elcome to the newest battle in the so-called war on Christmas: The Department of Agriculture wants to impose a 15-cent fee on each fresh-cut Christmas tree produced or imported by large domestic Christmas tree companies — which proposed the fee themselves as a way to fund a new marketing campaign designed to boost sales in a sagging economy. The fee was supposed to take effect Wednesday, but Team Obama is reportedly delaying implementation after a massive uproar from conservatives. Was this so-called tax really a "knucklehead move"? Here's what you should know:
Christmas tree growers wanted this fee?
Yep. By charging 15 additional cents a tree, growers are hoping to raise $2 million a year to help promote holiday sales, says the Chicago Tribune, especially as more and more recession-battered consumers opt for artificial trees. The growers want to ape other industry-wide ad blitzes, such as the dairy concern's "Got Milk?" campaign and the beef industry's "What's for dinner?" commercials.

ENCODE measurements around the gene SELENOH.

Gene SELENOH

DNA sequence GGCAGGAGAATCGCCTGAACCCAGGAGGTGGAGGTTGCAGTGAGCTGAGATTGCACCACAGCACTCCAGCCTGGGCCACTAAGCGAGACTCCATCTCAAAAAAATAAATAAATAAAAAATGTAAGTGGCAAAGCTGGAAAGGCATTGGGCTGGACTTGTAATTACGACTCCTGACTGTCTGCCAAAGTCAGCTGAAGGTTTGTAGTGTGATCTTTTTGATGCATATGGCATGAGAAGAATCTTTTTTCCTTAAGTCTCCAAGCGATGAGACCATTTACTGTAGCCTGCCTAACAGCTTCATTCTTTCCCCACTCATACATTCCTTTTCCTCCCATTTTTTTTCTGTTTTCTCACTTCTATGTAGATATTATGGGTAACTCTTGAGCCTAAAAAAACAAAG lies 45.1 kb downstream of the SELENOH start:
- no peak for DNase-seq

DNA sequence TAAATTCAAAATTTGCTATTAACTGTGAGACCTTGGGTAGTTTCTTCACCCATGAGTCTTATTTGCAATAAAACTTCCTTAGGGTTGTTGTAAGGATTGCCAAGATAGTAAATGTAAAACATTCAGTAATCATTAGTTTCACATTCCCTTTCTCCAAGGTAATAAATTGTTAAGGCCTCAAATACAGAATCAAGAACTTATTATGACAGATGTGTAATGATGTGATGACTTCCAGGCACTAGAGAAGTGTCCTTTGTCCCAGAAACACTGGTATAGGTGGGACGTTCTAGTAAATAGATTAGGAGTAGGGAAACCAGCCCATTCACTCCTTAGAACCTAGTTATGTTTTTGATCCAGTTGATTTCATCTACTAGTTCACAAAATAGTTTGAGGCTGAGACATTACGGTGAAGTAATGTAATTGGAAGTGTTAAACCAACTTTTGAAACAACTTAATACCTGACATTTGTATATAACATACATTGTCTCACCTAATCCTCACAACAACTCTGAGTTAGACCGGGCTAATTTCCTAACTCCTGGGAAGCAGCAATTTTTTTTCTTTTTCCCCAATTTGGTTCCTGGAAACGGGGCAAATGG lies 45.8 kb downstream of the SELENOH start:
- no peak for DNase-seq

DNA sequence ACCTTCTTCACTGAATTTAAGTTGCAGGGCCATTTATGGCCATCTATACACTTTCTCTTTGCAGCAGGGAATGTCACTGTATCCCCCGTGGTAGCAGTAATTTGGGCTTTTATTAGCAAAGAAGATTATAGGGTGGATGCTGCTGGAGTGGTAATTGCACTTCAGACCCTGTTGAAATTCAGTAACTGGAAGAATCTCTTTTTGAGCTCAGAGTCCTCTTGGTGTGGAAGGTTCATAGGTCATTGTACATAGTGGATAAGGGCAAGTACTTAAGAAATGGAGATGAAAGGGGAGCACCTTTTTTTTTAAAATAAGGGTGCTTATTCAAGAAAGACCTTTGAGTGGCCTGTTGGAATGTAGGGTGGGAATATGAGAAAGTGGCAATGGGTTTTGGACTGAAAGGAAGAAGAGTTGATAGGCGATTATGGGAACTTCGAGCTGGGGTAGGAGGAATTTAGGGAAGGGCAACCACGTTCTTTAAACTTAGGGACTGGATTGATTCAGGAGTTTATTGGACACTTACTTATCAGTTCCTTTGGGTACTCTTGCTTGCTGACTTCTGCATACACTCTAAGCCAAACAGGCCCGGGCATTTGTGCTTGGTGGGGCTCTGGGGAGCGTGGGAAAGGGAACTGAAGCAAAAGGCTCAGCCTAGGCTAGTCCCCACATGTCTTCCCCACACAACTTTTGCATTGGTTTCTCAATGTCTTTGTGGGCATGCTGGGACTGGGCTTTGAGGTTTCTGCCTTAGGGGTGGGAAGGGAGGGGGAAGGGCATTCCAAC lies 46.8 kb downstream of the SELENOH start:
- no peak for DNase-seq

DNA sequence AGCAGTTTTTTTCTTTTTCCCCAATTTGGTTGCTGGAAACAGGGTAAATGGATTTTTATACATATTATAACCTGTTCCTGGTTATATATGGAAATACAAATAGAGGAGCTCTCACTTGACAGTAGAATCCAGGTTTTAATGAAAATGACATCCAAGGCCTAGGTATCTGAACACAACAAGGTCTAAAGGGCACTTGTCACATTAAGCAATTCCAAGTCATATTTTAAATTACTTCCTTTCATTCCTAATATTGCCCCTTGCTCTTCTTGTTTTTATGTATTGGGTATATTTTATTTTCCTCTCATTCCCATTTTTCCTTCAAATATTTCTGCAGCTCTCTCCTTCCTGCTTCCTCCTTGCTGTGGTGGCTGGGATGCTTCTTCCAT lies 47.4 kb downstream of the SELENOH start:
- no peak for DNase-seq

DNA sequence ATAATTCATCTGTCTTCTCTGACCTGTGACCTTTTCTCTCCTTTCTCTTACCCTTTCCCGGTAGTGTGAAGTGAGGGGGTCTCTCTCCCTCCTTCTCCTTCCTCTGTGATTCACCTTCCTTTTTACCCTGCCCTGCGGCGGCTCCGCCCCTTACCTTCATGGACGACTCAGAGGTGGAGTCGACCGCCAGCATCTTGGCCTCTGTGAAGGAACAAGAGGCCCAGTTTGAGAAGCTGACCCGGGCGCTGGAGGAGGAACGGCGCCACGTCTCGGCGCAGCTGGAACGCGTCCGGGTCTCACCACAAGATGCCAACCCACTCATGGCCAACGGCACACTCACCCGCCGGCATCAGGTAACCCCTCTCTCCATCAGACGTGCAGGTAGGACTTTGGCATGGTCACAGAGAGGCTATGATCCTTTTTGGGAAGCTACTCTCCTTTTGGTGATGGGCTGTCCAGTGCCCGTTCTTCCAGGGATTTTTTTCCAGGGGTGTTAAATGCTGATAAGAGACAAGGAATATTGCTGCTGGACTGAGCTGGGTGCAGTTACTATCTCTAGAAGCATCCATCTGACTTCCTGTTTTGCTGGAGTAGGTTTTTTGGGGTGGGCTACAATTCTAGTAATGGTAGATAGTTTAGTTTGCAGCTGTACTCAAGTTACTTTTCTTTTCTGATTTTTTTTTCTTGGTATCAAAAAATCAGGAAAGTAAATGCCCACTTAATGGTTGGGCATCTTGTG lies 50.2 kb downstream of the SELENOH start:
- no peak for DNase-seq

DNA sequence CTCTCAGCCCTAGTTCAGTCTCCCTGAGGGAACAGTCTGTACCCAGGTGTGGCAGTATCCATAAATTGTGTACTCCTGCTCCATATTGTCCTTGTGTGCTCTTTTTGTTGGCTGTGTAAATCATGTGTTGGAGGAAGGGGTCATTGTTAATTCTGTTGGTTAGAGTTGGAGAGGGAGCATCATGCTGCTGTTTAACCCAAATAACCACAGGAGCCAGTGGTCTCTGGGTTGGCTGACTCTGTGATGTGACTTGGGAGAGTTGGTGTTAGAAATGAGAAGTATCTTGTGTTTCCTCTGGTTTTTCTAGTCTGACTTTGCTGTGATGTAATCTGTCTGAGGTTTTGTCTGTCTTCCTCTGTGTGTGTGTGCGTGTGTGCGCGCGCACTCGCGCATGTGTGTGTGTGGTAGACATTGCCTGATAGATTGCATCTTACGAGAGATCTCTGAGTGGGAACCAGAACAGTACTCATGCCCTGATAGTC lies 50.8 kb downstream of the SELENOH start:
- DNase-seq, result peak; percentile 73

So Obama isn't behind this?
No. "It has absolutely nothing to do with Obama," National Christmas Tree Association spokesman Rick Dungey tells Talking Points Memo. And "it's not a tax." Growers have been planning this initiative "for three and a half years." The government is just implementing it. It's unfortunate that someone is trying "to smear" us. All we growers want is to pool our money to promote our crops.
And conservatives are still angry?
You bet they are. "Just because the Obama Administration has the legal power to impose its Christmas Tree Tax doesn't mean it should do so," says David S. Addington at the Heritage Foundation's Foundry blog. "And, by the way, the American Christmas tree has a great image that doesn't need any help from the government." Yeah, "what kind of a country is this turning into?" asks Steve Flesher at Conservatives 4 Palin. Since when do "we need a government to tell us how to 'enhance' our Christmas trees?"
But the tree industry needs the help, right?
Apparently so. American tree growers still market "an estimated 17 million fresh-cut Christmas trees each season," says Ann Compton at ABC News. "But the real Grinch for them is the artificial holiday tree, for which [annual] sales have topped 17.4 million."
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